The deNazification of the Bruckner symphonies – including excising all of the Wagner references from the "Wagner" symphony – and the subsequent counter-reformation to restore the "purity" of the original texts were all hashed out long after the death of the composer. But during his lifetime, the combination of well-meaning friends and students (including Gustav Mahler) and Bruckner's own deep-seated insecurities produced a large number of versions of symphonies 1 through 8 (a stronger force may have had a hand in the perceived incompleteness of the 9th). The term "original version" has almost lost its meaning for this body of work, but no modern hearing of a designated first edition is more jarring than that of the mighty Eighth. Add to this the spice of a conductor who does not possess a spotless image and the performance by the Cleveland Orchestra at Avery Fisher Hall on Saturday evening promised to be exciting indeed.
Franz Welser-Moest came to Ohio with considerable baggage. His reception in Britain was well documented and many American critics were on alert. Coming to a superb ensemble, almost a holy relic since the George Szell days, this maestro had his work cut out for him. Sadly, he did not fare well with the press outside of Cleveland, becoming that rare bird about whom all the New York reviewers could agree. And then, the unthinkable: the newspaper back home, ironically named the "plain dealer", silenced their longtime and well respected critic, Donald Rosenberg, because he had the temerity to point out some of this conductor's shortcomings, which he detected on a regular basis. Rosenberg sued his employer and lost but, in the process, brought the wrath of the entire journalistic community onto the shores of Lake Erie. Admittedly Herr Welser-Moest was not the villain here, but the stain of controversy remains upon him.
All of this preliminary badinage is simply catnip to the Lincoln Center Festival, an annual summer exercise in cutting edge art on the big stage, a downtown feel transported to an uptown venue. Historically, there is one classical music series in the mix and all the better if it has a countercultural view and a bad boy attitude.
Although maestro must be given his due for scholarship, the performance was ultimately rather disappointing. The sound of this orchestra was hardly that of a top ensemble, trumpets blaring irritatingly, violas subsumed by their platform positioning where appearing in the front stage left pointed their sound boards directly at the back of the stage, brass articulation in general quite sloppy. It is indeed difficult for horn players to mount a different Bruckner symphony for three evenings in a row (and a fourth on the Sunday afternoon), but reasonable excuses don't cover the mushy effect of wayward embouchure.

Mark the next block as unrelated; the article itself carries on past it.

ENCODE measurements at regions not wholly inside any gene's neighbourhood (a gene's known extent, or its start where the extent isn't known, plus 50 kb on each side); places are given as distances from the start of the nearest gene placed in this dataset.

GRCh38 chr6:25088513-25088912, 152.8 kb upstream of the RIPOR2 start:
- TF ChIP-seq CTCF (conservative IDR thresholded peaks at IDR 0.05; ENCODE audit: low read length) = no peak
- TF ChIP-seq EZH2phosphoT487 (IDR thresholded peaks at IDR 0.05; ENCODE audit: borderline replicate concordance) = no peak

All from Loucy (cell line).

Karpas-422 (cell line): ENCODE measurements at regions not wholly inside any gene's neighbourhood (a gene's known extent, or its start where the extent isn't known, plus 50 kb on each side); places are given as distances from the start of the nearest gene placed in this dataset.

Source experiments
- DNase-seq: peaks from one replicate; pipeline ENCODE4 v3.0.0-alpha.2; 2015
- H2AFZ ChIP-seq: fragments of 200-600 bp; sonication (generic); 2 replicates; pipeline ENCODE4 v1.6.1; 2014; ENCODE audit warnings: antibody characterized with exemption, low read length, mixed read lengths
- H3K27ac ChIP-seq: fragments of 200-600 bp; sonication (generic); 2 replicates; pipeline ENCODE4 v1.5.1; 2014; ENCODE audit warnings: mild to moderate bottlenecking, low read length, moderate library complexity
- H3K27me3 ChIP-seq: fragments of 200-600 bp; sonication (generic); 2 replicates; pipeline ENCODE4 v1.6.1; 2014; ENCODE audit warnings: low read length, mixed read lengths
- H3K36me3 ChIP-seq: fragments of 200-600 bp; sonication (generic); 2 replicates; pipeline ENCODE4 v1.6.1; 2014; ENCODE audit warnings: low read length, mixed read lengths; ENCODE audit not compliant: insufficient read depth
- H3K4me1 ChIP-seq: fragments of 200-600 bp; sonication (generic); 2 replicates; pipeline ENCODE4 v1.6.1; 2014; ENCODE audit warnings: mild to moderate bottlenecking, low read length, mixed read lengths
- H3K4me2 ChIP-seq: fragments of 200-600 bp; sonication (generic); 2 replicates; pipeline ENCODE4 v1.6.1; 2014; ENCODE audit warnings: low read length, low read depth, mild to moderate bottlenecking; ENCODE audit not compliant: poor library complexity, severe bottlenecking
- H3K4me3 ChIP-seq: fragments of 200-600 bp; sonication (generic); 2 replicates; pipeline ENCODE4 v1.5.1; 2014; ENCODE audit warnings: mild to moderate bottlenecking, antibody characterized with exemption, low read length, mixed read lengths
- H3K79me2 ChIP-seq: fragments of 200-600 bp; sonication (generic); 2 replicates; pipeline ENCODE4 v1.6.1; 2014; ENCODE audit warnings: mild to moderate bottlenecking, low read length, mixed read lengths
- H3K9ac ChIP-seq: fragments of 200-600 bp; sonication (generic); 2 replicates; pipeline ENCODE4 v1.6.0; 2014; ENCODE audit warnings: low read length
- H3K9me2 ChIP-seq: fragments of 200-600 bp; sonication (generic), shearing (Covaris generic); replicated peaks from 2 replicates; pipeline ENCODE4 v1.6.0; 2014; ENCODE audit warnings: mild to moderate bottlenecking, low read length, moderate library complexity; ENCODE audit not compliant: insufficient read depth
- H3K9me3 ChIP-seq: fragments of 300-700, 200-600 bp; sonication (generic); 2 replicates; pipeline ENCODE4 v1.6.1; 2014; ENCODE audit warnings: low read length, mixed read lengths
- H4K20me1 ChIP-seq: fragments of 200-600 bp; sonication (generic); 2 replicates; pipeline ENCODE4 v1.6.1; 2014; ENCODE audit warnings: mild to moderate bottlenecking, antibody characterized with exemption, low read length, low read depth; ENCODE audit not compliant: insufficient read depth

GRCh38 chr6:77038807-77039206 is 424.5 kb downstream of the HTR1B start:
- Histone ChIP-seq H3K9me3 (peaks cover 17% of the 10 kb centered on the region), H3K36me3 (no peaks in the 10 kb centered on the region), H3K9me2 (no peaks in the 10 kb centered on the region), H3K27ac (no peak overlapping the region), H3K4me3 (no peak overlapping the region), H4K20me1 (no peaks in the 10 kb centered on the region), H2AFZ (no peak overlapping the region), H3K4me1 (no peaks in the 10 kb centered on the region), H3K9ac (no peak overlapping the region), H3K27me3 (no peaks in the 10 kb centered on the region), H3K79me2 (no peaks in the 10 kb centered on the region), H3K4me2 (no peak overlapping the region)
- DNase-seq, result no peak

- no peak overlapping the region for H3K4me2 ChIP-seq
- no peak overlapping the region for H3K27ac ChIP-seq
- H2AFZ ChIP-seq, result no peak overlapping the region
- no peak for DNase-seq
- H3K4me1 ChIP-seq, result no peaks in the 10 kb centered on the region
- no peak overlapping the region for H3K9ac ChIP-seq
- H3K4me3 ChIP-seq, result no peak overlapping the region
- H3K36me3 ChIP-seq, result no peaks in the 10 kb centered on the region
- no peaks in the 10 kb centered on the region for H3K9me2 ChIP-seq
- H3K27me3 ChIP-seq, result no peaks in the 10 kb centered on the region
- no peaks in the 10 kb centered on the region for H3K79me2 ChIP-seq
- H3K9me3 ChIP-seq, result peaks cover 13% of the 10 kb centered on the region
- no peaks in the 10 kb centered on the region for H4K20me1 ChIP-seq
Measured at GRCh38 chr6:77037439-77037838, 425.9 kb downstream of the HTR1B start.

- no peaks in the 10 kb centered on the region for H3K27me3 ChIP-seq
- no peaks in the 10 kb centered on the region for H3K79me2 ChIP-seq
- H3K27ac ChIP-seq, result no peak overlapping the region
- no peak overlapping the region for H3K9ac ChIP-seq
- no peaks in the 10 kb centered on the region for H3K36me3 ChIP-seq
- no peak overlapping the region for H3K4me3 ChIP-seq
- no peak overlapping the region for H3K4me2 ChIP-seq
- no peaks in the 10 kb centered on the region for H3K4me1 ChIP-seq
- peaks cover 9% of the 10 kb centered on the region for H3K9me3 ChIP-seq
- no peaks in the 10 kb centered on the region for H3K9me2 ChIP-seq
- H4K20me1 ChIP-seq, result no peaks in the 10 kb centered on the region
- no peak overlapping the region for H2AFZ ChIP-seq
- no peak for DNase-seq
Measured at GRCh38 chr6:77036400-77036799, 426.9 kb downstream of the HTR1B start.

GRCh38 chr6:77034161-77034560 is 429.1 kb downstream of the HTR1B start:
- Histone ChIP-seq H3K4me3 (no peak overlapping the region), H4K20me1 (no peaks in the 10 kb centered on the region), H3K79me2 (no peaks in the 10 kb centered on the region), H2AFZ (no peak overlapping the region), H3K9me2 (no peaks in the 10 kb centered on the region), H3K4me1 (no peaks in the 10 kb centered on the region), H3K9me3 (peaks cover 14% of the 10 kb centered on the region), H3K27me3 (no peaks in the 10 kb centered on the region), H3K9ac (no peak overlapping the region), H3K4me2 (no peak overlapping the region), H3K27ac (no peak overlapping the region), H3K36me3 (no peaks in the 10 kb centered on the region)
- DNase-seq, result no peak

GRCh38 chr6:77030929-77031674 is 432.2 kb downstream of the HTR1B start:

This was a difficult effort to review because the accepted version of the piece is so rock-ribbed in the mind and ear that every peccadillo of this earlier version produces a slight fingernails on the blackboard effect. In the Allegro moderato opening the composer almost seems to strive for a jaunty mood ala Schumann's "Spring" Symphony. Unlike in the final version many chord changes are from one major triad to another, a pleasant feel at odds with Bruckner's ultimate idea of dropping these same chords down into the minor for a cumulatively tense and dense effect. Thus, even when the orchestra performed every note correctly, there was some inborn sense that this was just wrong.
But even with this mitigating phenomenon, the overall presentation was pedestrian at best. The great Adagio, which many believe to be the ne plus ultra of symphonic movements, is the least altered, so a cleaner judgment could be made about the players' collective enunciations. Sadly, that amazing feeling of intensity fueled by the composer's religiosity was simply not to make its appearance on this particular night. Inner voices were buried so deeply as to be almost silent, and more than once I wondered if I had just heard a particular passage or if my memory had simply supplied it sotto voce. Not the Bruckner 8 for the ages, but everyone should experience this version at least once in their lives. I'm about three over my limit, however, so might steer clear in future.
Not to put too fine a point on it, but this was really not the "original" version at all, but rather a Leopold Nowak edition of it from the early 1950's.
Photo Credit: Roger Mastroianni
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